The maritime volunteers in who keep the UK historic fleet alive have been celebrated at the 2022 National Historic Ships UK awards.
Now in their 12th year, the Marsh Volunteer Awards recognise the huge contribution by many individuals and groups who conserve or operate historic vessels in the UK.
The awards were live-streamed on 22 November from the Historic Dockyard Chatham, which was also launched as the National Historic Ships UK network's newest Shipshape Network Hub for the southeast of the UK.
The Individual Marsh Volunteer Award was presented to Ian Nicolson from The Swan Trust (Shetland). Mr Nicolson has become indispensable to the Trust he volunteers with, taking responsibility for all aspects of maintenance and repair of the Swan – a historic fishing vessel launched in 1900. He recently went above and beyond the call of duty when he made a trip to the vessel every day for over two months to pump it out when it developed a persistent leak.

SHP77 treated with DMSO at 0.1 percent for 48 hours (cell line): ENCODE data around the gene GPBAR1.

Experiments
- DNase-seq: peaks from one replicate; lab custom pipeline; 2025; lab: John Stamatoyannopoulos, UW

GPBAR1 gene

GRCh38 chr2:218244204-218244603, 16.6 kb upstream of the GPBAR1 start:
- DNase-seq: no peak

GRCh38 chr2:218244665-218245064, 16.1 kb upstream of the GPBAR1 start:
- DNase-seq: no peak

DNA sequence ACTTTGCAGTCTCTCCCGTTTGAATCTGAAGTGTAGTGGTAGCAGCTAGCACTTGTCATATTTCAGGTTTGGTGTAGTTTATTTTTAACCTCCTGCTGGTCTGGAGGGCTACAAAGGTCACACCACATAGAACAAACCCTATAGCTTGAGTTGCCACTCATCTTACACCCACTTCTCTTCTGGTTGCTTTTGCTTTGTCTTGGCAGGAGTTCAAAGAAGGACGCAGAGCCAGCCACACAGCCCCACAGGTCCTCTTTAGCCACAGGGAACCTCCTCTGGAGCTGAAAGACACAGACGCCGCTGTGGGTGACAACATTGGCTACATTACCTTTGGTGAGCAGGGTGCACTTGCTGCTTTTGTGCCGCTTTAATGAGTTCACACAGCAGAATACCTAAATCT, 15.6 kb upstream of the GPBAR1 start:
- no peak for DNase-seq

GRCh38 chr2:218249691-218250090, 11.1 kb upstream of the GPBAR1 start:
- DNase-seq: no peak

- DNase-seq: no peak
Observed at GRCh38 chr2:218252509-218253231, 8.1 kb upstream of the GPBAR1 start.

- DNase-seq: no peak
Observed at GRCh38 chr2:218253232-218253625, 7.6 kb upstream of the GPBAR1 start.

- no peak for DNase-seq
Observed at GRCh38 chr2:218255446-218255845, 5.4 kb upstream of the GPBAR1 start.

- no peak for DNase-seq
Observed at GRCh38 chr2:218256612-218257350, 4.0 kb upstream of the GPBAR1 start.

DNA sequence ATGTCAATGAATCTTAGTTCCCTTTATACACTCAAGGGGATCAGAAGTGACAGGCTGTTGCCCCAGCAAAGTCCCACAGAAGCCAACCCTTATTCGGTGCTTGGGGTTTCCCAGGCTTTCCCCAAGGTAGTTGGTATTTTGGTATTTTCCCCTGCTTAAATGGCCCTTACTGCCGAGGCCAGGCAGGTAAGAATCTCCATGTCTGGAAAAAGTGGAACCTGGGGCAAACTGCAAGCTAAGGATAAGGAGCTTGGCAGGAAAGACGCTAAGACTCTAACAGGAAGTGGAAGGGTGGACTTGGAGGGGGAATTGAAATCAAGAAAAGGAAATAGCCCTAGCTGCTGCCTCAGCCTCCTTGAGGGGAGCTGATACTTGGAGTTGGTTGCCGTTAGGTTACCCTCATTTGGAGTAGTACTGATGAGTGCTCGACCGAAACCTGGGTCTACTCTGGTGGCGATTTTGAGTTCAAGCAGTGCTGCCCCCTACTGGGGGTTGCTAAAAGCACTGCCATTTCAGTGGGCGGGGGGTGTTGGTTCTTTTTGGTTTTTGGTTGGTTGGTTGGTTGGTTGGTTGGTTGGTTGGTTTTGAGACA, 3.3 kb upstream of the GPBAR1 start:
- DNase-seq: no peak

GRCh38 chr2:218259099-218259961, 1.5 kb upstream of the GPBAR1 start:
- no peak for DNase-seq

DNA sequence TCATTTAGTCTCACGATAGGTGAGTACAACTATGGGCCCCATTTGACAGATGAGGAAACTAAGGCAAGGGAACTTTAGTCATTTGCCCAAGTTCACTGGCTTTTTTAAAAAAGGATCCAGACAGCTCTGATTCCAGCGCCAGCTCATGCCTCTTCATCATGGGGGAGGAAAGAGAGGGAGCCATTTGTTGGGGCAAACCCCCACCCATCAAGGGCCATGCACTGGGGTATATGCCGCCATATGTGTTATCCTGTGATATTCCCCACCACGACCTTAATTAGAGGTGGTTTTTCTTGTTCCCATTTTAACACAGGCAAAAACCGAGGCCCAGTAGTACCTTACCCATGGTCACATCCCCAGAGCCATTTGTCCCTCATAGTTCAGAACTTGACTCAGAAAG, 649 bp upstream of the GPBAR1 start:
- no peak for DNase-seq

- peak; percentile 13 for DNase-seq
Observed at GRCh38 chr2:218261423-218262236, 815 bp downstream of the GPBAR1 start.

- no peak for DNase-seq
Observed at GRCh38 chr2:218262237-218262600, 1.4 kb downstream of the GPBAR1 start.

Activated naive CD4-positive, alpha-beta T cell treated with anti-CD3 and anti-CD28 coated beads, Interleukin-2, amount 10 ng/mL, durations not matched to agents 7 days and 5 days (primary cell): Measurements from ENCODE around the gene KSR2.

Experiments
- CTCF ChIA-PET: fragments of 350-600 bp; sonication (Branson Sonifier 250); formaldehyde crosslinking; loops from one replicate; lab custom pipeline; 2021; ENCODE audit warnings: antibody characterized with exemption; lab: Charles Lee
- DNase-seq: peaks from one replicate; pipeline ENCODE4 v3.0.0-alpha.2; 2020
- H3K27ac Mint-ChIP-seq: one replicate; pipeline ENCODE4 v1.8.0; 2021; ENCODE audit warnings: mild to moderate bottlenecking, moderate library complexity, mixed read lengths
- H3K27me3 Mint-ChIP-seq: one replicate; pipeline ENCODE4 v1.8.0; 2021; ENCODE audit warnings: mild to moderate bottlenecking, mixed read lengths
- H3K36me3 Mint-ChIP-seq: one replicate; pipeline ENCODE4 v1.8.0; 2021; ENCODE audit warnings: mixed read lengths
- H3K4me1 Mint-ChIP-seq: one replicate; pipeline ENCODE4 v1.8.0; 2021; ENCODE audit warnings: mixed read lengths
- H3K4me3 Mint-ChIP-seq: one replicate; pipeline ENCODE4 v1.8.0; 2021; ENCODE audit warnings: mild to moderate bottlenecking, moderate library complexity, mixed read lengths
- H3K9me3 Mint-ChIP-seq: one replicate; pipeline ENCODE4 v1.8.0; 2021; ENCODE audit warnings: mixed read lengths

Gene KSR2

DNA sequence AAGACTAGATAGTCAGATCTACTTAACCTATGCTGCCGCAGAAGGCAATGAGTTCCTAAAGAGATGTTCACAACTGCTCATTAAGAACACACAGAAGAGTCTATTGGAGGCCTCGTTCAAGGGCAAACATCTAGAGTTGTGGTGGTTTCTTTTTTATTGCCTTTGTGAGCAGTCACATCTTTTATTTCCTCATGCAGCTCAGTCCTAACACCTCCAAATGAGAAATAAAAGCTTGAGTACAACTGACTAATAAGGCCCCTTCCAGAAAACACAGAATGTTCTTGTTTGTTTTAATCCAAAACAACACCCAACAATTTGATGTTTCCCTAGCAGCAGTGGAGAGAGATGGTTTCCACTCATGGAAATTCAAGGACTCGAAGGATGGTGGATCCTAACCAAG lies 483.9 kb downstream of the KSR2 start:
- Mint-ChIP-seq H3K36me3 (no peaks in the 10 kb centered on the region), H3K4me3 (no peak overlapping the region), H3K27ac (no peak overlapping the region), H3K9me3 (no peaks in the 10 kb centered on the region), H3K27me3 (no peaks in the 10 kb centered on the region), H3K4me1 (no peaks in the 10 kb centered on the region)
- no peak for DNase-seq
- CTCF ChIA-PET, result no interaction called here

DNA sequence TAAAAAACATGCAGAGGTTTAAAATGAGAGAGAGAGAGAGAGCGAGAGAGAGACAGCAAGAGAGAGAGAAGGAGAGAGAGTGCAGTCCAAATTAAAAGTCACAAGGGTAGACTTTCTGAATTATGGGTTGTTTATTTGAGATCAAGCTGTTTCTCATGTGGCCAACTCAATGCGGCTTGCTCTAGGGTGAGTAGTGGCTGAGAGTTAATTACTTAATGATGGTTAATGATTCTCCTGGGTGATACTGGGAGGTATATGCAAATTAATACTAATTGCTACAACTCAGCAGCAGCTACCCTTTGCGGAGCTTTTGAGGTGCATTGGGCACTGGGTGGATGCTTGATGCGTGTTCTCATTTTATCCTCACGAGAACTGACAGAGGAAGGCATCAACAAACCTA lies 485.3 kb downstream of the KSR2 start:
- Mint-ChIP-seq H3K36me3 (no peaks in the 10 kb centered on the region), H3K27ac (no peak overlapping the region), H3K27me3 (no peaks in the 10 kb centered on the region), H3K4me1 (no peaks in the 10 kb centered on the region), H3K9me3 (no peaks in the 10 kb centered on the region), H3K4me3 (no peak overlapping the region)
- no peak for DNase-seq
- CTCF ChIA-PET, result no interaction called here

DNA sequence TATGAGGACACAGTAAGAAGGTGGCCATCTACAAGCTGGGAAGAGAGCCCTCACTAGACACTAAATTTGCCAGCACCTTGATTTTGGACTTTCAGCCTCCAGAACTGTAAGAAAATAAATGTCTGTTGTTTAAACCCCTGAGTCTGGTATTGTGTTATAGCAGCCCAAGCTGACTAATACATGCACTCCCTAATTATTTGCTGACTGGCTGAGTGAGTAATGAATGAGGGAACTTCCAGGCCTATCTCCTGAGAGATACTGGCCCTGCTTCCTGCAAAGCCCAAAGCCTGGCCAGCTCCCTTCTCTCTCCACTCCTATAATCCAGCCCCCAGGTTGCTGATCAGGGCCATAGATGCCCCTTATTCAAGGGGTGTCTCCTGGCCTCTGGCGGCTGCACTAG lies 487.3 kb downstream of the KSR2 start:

Mr Nicolson said: 'My reward is seeing the look on a schoolchild's face as they take the helm, or adults who gel together as a team after a week of journeying and then seeing friendships flourish long after a sail. Over the years a great many schoolchildren have sailed on the Swan, and many have gone on to take part as trainees in tall ships races and [taken up] marine careers all around the world.'
The Marsh Group Volunteer Award was shared by two winners this year. The first awardees were the restoration crew of the paddle steamer Maid of the Loch (Balloch, West Dunbartonshire), a ship which has relied on volunteer support since it was saved from sinking back in 1996.
The second award went to a group which had achieved several key milestones in their conservation journey over the last two years despite challenging times – the volunteers of SS Freshspring (Bideford, Devon).